The New York Times Books API is also better for the purposes of my project because I want to be able to fetch a bestsellers list by date and category easily. I enjoy learning about web scraping and how awesome gems like Nokogiri are for that task. But I felt that since there's an actual NYT API, they've already done much of the hard work of compiling and setting up all that data to be fetched.
In order to use the API, you'll need an API key. To get an API key, you'll need to sign up for an
account on the New York Times Developer Network. After obtaining the key, I highly recommend storing it inside an environment variable (preferably contained in a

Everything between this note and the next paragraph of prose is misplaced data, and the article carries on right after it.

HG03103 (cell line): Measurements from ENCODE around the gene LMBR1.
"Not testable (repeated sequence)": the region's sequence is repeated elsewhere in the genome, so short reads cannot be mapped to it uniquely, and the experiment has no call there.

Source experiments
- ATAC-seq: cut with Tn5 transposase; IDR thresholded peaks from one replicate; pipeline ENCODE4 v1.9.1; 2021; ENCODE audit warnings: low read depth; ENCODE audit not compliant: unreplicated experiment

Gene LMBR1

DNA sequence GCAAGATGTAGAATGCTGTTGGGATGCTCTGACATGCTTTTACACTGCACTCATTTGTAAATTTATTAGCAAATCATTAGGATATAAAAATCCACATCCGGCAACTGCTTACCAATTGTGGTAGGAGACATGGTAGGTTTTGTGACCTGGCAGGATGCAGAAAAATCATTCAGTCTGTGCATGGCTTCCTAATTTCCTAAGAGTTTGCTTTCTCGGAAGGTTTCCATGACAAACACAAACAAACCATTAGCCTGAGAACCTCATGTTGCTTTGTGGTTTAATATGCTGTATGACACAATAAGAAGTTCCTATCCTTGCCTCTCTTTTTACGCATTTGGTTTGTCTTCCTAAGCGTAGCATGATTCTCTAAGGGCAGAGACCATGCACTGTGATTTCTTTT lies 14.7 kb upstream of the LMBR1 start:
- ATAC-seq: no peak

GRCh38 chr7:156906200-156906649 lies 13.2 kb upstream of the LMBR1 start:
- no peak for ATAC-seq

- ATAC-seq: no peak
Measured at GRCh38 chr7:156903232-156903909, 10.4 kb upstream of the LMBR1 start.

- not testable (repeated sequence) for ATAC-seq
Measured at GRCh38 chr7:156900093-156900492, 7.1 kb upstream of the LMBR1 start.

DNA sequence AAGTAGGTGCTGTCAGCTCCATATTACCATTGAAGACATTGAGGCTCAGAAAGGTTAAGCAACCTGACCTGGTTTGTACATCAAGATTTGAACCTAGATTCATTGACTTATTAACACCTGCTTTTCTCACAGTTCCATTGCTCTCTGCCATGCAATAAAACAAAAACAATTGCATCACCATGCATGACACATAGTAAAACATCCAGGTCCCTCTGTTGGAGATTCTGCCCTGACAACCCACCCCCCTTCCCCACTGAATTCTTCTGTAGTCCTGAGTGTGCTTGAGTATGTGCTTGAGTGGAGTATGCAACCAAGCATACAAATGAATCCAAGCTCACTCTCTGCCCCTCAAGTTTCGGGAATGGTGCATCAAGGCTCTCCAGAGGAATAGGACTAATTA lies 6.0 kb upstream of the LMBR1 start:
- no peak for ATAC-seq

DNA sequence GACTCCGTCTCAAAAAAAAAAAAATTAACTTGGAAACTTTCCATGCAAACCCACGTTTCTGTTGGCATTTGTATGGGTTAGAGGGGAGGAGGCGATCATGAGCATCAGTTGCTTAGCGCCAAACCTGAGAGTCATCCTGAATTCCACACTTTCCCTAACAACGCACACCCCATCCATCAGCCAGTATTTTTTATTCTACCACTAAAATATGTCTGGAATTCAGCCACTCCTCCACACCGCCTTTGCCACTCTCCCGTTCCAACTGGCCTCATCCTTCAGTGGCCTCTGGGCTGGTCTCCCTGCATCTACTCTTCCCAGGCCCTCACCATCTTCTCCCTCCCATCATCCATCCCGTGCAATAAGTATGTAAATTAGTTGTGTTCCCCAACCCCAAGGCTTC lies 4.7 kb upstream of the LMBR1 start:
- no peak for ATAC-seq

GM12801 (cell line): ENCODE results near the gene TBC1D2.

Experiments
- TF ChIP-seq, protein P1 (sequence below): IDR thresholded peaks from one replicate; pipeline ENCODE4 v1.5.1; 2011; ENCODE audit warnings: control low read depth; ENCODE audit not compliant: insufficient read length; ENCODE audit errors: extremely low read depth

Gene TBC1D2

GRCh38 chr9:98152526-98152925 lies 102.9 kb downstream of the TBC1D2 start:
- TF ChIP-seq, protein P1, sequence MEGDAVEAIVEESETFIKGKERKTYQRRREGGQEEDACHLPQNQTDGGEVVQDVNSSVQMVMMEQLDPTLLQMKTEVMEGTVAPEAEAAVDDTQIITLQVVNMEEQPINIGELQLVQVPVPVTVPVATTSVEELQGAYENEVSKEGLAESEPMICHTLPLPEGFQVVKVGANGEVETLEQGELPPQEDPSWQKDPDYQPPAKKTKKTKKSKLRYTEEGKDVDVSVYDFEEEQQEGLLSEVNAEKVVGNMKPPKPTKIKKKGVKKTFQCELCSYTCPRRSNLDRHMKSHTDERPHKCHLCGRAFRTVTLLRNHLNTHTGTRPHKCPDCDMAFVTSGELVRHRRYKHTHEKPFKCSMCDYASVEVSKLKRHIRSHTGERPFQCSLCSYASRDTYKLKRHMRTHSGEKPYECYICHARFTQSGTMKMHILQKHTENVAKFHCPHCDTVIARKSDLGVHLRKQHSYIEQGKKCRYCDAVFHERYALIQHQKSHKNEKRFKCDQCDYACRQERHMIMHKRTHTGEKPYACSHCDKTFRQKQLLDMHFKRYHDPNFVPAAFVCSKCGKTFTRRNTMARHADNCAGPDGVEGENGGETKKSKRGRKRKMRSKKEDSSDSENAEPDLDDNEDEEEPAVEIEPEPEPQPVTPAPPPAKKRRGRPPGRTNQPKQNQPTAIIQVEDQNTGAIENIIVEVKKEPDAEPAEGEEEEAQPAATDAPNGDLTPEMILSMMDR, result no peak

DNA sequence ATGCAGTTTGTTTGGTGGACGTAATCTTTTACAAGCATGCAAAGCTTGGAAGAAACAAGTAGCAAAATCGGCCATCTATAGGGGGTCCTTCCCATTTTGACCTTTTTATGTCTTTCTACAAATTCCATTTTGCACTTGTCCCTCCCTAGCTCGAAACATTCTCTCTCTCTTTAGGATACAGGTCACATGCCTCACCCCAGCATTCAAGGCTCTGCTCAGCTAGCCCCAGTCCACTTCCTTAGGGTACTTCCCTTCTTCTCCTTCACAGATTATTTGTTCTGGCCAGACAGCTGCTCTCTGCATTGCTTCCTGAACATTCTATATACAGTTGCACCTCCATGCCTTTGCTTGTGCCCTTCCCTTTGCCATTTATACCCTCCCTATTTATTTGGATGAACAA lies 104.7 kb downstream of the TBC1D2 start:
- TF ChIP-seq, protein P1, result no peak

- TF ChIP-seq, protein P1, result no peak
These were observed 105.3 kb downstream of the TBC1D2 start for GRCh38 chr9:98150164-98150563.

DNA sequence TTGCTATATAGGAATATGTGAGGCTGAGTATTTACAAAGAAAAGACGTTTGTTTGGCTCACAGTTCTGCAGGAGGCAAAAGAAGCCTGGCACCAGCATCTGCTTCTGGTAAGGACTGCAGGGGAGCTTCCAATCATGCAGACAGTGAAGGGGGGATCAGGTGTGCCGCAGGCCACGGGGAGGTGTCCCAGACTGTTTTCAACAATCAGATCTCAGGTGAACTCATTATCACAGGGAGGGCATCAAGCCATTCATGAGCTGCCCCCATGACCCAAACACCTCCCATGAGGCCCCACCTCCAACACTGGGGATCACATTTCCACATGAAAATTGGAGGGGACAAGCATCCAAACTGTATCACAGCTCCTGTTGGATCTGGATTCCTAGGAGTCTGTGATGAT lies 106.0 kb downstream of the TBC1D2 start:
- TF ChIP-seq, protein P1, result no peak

.env file). This is because, from what I've learned about APIs, you should never allow
your API key to be stored with your code. If it's exposed, hackers could potentially use the key with malicious intent.
Step 1: Wireframe; Plan it Out
This is the step that can either be the most fun or the most grueling. Though this first
step may take the most time out of all the others, it's vital to always be planning as much
as possible before actually starting to code.
Initially, I sat down and drew a rough wireframe of how the program would flow. I started with
a quick sketch on paper.
As nonsensical as this scribble may seem, it lays the groundwork for how my program is going to
work from start to finish. I just needed to jot down what was in my head so that I could refine it
into an idea that works. The scribbles eventually evolved into a flowchart like this:
Step 2: Identify and Separate the Concerns
As Step 1 is finished, I start to think about what methods and attributes (loading books, displaying